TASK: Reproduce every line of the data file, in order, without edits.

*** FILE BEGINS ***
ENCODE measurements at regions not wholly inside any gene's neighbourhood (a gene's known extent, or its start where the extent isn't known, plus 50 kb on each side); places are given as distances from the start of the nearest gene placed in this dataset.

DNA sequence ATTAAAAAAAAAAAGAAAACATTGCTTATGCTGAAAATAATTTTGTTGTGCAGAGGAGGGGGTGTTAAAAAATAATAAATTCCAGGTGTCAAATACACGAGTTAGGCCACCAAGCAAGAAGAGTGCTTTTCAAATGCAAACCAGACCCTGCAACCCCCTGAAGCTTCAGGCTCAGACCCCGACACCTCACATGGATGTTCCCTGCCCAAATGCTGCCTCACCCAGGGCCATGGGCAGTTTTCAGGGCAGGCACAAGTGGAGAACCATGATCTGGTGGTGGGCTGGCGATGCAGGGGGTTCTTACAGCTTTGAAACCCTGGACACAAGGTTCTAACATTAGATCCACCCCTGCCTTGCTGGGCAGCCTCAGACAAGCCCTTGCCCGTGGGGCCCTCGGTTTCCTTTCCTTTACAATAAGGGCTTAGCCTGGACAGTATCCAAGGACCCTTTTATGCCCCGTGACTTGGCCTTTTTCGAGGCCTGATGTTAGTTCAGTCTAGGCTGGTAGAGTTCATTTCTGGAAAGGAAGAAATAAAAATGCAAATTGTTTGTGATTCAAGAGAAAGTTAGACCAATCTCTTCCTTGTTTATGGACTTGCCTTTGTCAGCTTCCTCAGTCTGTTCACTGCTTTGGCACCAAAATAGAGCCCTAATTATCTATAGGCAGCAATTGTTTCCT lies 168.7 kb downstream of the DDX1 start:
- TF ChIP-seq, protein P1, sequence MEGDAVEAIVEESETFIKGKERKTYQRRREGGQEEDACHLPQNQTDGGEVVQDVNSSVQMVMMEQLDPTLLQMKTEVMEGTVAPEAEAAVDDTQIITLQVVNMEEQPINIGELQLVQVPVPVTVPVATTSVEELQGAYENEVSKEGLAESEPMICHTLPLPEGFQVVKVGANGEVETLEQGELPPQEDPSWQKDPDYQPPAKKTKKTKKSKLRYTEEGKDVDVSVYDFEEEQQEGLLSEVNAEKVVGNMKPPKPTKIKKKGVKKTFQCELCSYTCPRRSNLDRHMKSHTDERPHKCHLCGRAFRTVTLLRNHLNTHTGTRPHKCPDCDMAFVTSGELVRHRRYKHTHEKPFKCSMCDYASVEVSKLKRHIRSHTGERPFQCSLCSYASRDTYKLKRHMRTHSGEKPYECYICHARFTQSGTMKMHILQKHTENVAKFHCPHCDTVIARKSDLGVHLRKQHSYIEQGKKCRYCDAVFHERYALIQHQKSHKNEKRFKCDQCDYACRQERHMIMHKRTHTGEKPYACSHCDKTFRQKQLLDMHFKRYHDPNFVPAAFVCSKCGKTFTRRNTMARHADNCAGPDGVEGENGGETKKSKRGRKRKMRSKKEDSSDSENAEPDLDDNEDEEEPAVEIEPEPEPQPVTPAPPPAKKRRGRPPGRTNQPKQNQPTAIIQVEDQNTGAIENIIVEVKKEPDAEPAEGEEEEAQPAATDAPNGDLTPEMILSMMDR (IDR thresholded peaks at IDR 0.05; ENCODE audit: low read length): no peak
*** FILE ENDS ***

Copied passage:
ENCODE measurements at regions not wholly inside any gene's neighbourhood (a gene's known extent, or its start where the extent isn't known, plus 50 kb on each side); places are given as distances from the start of the nearest gene placed in this dataset.

DNA sequence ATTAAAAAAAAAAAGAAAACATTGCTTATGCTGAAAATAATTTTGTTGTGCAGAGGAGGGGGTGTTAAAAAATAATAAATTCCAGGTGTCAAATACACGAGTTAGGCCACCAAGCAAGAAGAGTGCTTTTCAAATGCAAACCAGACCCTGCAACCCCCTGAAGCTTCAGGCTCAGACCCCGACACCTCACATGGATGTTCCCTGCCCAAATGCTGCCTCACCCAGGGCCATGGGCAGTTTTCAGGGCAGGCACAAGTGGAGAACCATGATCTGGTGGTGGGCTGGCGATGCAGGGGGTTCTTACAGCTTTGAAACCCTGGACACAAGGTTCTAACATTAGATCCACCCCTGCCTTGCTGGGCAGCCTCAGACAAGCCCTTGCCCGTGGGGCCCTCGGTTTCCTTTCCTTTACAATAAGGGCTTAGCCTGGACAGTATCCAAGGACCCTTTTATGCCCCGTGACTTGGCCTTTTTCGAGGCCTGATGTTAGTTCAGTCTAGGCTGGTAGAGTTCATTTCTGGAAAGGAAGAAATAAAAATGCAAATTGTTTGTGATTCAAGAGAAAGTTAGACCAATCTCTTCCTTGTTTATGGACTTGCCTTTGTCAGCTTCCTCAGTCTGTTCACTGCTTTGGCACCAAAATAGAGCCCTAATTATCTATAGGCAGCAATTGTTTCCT lies 168.7 kb downstream of the DDX1 start:
- TF ChIP-seq, protein P1, sequence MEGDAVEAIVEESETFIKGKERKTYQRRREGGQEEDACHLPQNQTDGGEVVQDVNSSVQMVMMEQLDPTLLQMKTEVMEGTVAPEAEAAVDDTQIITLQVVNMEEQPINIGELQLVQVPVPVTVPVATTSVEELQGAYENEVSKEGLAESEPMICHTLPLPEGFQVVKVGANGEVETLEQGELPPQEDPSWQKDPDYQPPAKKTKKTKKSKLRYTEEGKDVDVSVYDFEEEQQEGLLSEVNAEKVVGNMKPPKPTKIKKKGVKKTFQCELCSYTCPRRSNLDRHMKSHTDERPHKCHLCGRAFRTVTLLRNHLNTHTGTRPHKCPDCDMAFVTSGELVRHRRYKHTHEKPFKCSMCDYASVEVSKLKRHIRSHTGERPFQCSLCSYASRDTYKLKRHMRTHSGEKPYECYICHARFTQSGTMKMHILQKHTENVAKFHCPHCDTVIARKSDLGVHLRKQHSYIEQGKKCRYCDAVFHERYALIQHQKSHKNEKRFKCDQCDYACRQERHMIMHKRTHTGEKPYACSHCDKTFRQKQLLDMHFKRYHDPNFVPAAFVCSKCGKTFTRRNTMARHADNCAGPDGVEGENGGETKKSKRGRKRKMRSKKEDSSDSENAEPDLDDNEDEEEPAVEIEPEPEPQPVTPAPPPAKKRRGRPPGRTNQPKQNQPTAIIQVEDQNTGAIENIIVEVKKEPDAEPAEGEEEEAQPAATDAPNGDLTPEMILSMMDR (IDR thresholded peaks at IDR 0.05; ENCODE audit: low read length): no peak